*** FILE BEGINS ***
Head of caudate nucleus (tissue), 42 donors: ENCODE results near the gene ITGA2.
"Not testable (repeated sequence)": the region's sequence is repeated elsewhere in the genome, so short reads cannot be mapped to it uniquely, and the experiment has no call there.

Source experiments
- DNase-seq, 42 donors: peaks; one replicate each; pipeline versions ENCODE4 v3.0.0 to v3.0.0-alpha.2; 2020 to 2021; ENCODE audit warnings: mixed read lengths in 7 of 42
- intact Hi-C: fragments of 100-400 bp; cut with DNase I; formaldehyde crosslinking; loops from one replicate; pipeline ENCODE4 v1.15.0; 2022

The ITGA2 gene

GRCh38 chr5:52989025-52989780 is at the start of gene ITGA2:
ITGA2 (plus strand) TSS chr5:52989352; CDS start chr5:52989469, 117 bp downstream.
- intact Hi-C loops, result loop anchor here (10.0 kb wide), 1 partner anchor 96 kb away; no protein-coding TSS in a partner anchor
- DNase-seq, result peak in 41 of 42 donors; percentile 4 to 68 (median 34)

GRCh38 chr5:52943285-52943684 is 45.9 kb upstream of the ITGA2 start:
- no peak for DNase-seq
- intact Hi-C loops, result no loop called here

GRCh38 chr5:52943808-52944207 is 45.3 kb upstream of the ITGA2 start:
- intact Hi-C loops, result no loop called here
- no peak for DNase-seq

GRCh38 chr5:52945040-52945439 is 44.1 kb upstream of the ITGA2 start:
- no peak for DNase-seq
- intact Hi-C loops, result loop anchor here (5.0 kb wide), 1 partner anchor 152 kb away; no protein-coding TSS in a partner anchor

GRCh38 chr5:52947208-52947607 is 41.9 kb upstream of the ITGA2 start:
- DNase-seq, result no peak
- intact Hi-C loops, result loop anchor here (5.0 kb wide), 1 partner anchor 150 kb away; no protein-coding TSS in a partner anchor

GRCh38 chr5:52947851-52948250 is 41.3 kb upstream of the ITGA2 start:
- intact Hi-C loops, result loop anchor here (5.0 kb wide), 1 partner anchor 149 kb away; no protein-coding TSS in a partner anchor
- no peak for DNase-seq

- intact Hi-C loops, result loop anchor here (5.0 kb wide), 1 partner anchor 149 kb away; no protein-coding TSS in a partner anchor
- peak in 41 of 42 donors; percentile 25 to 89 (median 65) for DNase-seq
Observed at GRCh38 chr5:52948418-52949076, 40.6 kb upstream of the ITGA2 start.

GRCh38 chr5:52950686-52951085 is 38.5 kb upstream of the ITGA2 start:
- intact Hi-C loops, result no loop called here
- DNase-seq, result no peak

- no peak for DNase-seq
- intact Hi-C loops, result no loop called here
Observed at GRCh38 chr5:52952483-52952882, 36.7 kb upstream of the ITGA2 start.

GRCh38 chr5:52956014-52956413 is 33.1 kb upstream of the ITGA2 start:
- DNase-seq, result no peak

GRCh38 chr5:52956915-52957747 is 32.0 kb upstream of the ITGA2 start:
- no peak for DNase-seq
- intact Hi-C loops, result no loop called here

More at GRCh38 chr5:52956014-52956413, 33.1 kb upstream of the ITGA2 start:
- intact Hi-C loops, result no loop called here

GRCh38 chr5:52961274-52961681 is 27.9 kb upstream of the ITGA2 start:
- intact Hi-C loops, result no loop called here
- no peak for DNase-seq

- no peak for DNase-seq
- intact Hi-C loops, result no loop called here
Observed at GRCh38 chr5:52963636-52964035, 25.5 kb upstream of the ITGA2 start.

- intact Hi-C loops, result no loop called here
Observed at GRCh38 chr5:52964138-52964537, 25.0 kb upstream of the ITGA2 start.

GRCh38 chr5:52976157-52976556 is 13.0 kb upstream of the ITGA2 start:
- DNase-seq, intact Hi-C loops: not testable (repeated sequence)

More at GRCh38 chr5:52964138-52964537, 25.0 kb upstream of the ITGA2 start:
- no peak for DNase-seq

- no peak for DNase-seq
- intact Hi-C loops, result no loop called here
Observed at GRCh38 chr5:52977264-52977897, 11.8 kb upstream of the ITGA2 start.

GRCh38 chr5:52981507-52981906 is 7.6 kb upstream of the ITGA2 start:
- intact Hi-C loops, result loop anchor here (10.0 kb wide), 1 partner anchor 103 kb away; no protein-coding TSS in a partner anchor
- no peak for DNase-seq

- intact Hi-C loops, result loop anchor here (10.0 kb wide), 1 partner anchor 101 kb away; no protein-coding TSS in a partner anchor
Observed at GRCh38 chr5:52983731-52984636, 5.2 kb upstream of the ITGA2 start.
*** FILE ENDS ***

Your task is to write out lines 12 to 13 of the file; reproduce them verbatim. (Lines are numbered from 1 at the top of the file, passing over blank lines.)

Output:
- no peak for DNase-seq
- intact Hi-C loops, result no loop called here